Ernst Eichner appears to have been a musician of some note during
his lifetime, variously serving as concertmaster of the orchestra
at Pfalz-Zweibrücken, touring as a virtuoso bassoonist (!),
and garnering acclaim for his symphonic and chamber compositions
throughout Europe. His premature death in 1777 in Potsdam perhaps
accounts for his relative unfamiliarity today - so speculates
Bernhard Blattmann in this album's program note.
The music is agreeable, but feels slight - hardly worthy of having "appeared
... almost simultaneously in Paris, London and Amsterdam.".
Each quartet is cast in just two movements, usually a sonata
movement accompanied by one in a shorter form - a menuet, a rondo,
even a gavotte in the G minor. The short structures work well
enough, but inevitably leave the impression of a divertimento-like
trifle - background music for aristocrats, perhaps - rather than
substantial music that compels the listener's attention.
The themes are pleasant, in the galant
fashion, and worked
out with some sophistication. While the flute is clearly primus
, it doesn't hog centre-stage. Contrapuntal entries,
usually introducing a movement's second theme, frequently find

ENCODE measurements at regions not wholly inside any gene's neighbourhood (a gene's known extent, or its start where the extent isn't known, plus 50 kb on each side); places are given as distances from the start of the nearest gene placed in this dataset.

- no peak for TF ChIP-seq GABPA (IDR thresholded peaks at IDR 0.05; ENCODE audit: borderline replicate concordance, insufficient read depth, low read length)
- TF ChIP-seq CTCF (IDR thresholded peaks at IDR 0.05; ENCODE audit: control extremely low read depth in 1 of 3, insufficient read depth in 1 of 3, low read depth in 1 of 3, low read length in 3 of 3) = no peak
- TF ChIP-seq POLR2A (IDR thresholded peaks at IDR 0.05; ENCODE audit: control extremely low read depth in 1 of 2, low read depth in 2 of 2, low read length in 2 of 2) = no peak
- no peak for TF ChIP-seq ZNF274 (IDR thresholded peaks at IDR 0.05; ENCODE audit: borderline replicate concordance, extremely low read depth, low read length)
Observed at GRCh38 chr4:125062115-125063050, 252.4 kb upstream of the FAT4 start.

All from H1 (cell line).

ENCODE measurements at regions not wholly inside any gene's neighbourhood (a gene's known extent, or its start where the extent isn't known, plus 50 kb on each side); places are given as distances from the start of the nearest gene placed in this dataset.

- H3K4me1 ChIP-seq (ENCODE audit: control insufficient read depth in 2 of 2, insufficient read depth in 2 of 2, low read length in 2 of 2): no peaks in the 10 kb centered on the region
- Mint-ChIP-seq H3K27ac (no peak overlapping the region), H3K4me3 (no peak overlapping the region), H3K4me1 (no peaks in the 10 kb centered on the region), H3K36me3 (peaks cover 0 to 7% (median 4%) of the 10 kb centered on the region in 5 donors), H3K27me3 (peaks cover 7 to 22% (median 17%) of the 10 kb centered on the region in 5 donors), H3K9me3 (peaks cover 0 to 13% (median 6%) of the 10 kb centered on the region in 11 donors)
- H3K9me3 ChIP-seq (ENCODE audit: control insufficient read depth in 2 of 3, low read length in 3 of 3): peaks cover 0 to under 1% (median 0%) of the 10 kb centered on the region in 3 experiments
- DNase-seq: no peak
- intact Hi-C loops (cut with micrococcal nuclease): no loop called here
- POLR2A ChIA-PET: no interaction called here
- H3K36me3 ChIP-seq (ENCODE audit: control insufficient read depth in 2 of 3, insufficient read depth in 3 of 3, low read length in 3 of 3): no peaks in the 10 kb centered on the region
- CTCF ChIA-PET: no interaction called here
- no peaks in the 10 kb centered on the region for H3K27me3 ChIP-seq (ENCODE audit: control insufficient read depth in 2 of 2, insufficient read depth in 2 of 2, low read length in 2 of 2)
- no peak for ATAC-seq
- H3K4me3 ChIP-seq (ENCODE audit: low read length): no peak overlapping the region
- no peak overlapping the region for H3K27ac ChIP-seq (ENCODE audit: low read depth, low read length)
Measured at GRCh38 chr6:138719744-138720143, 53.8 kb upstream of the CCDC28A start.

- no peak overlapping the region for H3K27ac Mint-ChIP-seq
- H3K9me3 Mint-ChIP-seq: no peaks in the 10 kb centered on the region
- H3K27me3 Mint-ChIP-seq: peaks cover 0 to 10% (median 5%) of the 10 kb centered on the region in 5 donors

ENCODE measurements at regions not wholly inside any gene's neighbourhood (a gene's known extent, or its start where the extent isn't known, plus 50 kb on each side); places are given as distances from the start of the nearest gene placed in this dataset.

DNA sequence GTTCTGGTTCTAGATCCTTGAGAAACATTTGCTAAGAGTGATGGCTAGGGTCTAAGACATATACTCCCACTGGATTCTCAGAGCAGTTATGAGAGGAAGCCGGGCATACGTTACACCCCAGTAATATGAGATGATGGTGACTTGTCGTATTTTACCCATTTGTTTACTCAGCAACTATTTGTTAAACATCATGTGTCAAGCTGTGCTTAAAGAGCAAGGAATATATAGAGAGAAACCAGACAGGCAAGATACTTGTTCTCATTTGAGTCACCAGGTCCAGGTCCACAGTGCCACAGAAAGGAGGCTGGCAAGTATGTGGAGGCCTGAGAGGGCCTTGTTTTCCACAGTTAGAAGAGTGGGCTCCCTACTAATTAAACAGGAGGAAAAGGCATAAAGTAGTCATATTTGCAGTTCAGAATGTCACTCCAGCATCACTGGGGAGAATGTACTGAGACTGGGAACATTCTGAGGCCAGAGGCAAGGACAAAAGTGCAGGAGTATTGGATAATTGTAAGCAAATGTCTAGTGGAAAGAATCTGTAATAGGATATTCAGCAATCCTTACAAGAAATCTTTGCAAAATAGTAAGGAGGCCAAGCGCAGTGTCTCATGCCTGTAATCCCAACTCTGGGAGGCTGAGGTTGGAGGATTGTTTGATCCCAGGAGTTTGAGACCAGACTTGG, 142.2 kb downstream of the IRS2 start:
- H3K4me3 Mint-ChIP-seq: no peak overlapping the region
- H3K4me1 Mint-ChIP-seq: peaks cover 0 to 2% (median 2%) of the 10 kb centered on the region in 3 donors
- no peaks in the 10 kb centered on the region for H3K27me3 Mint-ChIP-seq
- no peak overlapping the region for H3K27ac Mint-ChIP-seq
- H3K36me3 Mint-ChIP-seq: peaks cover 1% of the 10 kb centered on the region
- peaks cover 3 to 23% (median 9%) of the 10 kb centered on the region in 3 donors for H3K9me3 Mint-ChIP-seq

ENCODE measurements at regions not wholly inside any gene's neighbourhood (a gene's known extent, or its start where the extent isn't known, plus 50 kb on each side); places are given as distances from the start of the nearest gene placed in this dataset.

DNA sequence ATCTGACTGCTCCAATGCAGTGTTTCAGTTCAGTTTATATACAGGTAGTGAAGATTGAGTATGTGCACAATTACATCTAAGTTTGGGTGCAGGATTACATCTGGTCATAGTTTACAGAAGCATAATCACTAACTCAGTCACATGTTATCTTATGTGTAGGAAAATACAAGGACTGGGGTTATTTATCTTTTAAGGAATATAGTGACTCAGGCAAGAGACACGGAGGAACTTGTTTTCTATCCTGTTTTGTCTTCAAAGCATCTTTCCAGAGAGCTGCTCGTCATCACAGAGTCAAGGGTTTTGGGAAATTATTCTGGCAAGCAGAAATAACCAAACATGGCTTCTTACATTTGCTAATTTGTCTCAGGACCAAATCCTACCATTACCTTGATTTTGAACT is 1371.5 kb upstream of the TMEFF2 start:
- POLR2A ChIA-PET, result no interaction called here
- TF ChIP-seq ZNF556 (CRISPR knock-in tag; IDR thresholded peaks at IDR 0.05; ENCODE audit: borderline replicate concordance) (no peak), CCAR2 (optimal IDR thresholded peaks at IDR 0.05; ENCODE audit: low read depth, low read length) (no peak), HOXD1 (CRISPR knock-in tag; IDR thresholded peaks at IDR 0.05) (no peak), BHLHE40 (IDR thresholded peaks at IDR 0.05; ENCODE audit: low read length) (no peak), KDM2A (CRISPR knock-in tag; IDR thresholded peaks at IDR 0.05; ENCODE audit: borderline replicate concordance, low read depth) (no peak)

one of the upper strings taking the lead; the flute even tacits
briefly in the first-movement development of the C major. But
the first four quartets proffer no adventurous, innovative harmonic
shifts, no attempts at imaginative melodic contours; the music
is appealing, but predictable. Only the C major and G minor quartets
achieve the sort of Mozartean suavity and stature, in both themes
and structure, for which one had hoped all along.
The adept, stylish performances by the members of Il Gardellino
leave little room for complaint, but the engineers have perhaps
not done the players justice. The flutist, Jan de Winne, produces
consistently bright, pointed tone, as recorded. His intonation
is true and he phrases musically, but the mellower colors and
softer dynamics of, say, a William Bennett - in the Mozart quartets
(Philips), with the Grumiaux Trio - seem not a part of his expressive
vocabulary. Of course, Eichner's music may not really call for
much more than this. Similarly, the rustic, almost frayed edge
on the string sound is more likely a product of the recording
than of the playing itself. The virtuosity of violinist Ryo Terakado,
however, is certainly impressive: the brilliance and dash of
his runs in the C major recall Mozart's Paris
Blattmann's note also indicates that these quartets allow for
the addition of a keyboard continuo, which Il Gardellino omits.
It's probably just as well - a tinkling harpsichord might make
the music sound impossibly old-fashioned - but the absence of
the keyboard fills results in the occasional unrefined open fifth.
Good but with reservations as noted - I doubt there'll be any
higher-profile competition, either on disc or via download.
Stephen Francis Vasta